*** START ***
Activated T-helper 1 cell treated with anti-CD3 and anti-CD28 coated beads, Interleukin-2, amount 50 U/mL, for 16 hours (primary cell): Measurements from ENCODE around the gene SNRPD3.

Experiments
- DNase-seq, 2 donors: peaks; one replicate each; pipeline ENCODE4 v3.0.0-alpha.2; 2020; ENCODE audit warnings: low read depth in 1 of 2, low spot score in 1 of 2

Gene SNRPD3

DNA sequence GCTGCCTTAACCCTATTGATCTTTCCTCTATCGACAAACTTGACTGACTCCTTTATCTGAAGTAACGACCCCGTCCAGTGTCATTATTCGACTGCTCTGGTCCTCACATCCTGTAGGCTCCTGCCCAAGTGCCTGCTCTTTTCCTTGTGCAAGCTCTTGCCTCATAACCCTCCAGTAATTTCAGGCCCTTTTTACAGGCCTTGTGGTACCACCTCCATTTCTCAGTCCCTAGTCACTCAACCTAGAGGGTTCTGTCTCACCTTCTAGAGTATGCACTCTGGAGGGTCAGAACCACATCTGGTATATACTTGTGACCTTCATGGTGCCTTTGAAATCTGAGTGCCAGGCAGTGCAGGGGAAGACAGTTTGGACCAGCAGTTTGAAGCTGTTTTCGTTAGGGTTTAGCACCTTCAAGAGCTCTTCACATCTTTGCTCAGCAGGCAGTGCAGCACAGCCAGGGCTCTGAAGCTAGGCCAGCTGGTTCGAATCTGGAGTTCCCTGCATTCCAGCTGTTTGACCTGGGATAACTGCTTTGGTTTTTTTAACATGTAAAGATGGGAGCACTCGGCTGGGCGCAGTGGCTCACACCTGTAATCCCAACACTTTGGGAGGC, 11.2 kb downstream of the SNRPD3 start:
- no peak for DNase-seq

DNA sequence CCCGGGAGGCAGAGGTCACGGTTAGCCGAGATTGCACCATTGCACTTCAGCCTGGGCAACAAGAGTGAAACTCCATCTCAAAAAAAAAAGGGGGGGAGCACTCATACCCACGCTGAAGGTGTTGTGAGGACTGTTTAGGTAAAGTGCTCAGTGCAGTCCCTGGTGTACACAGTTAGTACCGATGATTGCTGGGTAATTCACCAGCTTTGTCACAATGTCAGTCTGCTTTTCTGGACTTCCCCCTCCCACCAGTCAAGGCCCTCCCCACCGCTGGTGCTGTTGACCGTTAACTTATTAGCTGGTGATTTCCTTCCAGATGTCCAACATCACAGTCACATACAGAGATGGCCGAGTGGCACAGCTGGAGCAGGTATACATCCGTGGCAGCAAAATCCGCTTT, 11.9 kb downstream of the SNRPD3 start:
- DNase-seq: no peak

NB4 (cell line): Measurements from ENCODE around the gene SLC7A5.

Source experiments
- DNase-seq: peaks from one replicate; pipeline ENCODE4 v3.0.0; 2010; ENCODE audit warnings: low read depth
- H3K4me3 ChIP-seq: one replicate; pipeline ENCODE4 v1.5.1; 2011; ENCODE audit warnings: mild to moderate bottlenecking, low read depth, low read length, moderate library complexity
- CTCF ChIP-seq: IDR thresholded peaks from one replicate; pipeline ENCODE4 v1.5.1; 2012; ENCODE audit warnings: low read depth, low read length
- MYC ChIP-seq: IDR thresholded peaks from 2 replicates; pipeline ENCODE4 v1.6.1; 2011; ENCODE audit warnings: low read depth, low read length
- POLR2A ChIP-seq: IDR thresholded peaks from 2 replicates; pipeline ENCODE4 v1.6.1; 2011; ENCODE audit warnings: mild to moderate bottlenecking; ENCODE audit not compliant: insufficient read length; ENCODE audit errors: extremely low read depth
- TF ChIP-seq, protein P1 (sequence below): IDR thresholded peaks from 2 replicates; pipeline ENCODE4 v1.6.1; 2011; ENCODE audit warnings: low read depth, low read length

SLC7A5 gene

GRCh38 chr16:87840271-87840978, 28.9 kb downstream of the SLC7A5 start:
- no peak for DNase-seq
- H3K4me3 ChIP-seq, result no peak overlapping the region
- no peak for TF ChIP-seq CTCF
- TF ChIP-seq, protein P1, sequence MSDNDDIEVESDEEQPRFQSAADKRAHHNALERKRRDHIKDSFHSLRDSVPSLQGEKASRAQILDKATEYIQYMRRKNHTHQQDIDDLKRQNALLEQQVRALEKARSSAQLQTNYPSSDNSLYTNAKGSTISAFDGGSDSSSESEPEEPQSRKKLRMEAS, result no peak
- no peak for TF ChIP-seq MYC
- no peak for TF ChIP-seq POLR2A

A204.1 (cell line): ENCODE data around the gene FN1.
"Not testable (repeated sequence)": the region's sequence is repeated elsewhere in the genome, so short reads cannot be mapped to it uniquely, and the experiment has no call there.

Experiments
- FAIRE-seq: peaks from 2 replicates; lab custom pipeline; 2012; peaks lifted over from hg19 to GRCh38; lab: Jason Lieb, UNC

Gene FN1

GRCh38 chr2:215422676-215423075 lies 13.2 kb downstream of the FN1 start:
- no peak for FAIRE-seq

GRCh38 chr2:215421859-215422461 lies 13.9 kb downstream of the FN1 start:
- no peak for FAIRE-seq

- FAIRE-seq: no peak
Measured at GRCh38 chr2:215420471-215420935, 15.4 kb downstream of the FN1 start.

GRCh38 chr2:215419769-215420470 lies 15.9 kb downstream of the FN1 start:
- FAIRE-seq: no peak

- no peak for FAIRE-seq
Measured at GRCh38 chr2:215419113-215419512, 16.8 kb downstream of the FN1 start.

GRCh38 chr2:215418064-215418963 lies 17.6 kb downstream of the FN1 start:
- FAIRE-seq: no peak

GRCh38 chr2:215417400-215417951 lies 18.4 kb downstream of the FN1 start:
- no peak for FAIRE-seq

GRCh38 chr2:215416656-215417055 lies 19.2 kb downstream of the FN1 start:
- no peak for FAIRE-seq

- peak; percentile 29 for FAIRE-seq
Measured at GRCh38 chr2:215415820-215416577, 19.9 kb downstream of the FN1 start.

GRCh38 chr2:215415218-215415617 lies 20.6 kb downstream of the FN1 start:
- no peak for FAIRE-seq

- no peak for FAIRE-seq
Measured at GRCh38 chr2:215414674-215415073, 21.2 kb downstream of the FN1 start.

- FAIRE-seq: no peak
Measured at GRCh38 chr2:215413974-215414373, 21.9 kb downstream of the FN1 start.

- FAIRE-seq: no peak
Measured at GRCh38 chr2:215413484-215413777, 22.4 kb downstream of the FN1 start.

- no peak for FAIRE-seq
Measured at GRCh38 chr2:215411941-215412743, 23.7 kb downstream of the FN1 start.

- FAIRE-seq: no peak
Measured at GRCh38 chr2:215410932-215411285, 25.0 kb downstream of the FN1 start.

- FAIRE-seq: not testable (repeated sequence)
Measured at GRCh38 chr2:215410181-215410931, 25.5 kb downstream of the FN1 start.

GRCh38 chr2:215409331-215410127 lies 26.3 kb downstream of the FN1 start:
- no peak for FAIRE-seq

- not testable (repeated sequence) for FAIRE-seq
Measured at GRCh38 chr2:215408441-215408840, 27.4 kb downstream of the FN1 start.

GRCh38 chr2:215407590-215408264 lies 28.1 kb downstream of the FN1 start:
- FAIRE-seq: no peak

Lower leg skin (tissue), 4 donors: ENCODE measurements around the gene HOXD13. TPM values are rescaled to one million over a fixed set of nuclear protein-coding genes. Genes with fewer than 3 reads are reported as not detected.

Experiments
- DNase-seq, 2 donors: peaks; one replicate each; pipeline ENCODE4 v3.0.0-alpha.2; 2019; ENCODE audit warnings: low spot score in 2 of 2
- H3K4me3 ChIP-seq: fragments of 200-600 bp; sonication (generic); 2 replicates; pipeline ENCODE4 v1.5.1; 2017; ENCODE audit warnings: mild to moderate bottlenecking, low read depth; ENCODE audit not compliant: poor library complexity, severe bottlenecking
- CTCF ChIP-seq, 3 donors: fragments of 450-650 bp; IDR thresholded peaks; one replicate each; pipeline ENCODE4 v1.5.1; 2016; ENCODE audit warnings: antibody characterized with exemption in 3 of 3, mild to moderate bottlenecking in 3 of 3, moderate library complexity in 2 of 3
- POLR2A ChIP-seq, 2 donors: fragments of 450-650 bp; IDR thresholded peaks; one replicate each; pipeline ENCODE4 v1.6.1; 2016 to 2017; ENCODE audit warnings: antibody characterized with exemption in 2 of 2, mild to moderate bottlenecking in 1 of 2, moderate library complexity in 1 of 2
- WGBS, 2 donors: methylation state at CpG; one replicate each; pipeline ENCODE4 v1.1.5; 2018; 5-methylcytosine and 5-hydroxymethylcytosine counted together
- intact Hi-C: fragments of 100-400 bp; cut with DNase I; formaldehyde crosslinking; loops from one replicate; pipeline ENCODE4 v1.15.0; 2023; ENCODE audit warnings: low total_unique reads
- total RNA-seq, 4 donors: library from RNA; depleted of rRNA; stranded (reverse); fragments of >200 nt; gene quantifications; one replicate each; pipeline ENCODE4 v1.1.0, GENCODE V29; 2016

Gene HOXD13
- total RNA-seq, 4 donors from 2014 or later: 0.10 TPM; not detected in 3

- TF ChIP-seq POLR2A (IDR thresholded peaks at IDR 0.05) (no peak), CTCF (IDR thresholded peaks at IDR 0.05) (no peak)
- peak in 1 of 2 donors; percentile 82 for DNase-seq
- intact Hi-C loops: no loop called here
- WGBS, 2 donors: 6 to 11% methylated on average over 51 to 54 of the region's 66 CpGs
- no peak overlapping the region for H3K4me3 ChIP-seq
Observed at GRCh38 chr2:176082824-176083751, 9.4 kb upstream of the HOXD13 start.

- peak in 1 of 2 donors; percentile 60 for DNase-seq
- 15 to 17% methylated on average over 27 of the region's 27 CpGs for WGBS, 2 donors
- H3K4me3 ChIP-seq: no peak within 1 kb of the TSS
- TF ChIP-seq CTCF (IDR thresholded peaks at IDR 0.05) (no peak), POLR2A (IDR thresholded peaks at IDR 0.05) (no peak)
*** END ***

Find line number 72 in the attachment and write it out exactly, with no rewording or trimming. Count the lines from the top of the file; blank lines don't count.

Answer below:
- CTCF ChIP-seq, 3 donors: fragments of 450-650 bp; IDR thresholded peaks; one replicate each; pipeline ENCODE4 v1.5.1; 2016; ENCODE audit warnings: antibody characterized with exemption in 3 of 3, mild to moderate bottlenecking in 3 of 3, moderate library complexity in 2 of 3